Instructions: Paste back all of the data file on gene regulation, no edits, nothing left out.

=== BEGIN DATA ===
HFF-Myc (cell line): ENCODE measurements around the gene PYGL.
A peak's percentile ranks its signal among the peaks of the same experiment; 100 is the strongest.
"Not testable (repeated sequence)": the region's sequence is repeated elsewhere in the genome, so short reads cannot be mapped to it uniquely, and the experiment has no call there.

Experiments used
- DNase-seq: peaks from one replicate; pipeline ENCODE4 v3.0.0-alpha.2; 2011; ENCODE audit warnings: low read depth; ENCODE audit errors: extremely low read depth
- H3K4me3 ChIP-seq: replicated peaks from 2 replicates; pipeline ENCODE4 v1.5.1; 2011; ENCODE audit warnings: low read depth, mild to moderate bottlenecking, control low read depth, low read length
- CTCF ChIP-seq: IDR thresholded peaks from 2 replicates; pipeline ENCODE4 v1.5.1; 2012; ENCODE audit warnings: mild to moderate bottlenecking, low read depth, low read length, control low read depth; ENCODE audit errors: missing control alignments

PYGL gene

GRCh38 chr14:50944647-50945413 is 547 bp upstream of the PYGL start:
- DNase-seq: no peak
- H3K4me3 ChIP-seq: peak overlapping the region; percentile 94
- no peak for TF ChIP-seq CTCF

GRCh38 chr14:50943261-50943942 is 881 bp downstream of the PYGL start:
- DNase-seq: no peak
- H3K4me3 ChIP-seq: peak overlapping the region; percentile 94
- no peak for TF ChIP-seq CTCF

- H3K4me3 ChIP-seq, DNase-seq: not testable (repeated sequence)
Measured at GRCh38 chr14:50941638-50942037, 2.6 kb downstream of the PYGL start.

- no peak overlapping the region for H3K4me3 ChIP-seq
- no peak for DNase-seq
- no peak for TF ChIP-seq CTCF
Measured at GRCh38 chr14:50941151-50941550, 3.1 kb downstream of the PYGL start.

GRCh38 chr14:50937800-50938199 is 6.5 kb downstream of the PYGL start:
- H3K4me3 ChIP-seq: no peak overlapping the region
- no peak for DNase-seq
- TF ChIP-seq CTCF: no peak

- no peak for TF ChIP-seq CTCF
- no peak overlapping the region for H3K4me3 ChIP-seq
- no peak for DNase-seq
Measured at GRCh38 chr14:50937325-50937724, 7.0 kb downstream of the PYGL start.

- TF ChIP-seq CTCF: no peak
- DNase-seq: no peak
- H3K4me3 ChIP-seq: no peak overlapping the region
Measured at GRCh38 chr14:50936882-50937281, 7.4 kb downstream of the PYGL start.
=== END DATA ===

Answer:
HFF-Myc (cell line): ENCODE measurements around the gene PYGL.
A peak's percentile ranks its signal among the peaks of the same experiment; 100 is the strongest.
"Not testable (repeated sequence)": the region's sequence is repeated elsewhere in the genome, so short reads cannot be mapped to it uniquely, and the experiment has no call there.

Experiments used
- DNase-seq: peaks from one replicate; pipeline ENCODE4 v3.0.0-alpha.2; 2011; ENCODE audit warnings: low read depth; ENCODE audit errors: extremely low read depth
- H3K4me3 ChIP-seq: replicated peaks from 2 replicates; pipeline ENCODE4 v1.5.1; 2011; ENCODE audit warnings: low read depth, mild to moderate bottlenecking, control low read depth, low read length
- CTCF ChIP-seq: IDR thresholded peaks from 2 replicates; pipeline ENCODE4 v1.5.1; 2012; ENCODE audit warnings: mild to moderate bottlenecking, low read depth, low read length, control low read depth; ENCODE audit errors: missing control alignments

PYGL gene

GRCh38 chr14:50944647-50945413 is 547 bp upstream of the PYGL start:
- DNase-seq: no peak
- H3K4me3 ChIP-seq: peak overlapping the region; percentile 94
- no peak for TF ChIP-seq CTCF

GRCh38 chr14:50943261-50943942 is 881 bp downstream of the PYGL start:
- DNase-seq: no peak
- H3K4me3 ChIP-seq: peak overlapping the region; percentile 94
- no peak for TF ChIP-seq CTCF

- H3K4me3 ChIP-seq, DNase-seq: not testable (repeated sequence)
Measured at GRCh38 chr14:50941638-50942037, 2.6 kb downstream of the PYGL start.

- no peak overlapping the region for H3K4me3 ChIP-seq
- no peak for DNase-seq
- no peak for TF ChIP-seq CTCF
Measured at GRCh38 chr14:50941151-50941550, 3.1 kb downstream of the PYGL start.

GRCh38 chr14:50937800-50938199 is 6.5 kb downstream of the PYGL start:
- H3K4me3 ChIP-seq: no peak overlapping the region
- no peak for DNase-seq
- TF ChIP-seq CTCF: no peak

- no peak for TF ChIP-seq CTCF
- no peak overlapping the region for H3K4me3 ChIP-seq
- no peak for DNase-seq
Measured at GRCh38 chr14:50937325-50937724, 7.0 kb downstream of the PYGL start.

- TF ChIP-seq CTCF: no peak
- DNase-seq: no peak
- H3K4me3 ChIP-seq: no peak overlapping the region
Measured at GRCh38 chr14:50936882-50937281, 7.4 kb downstream of the PYGL start.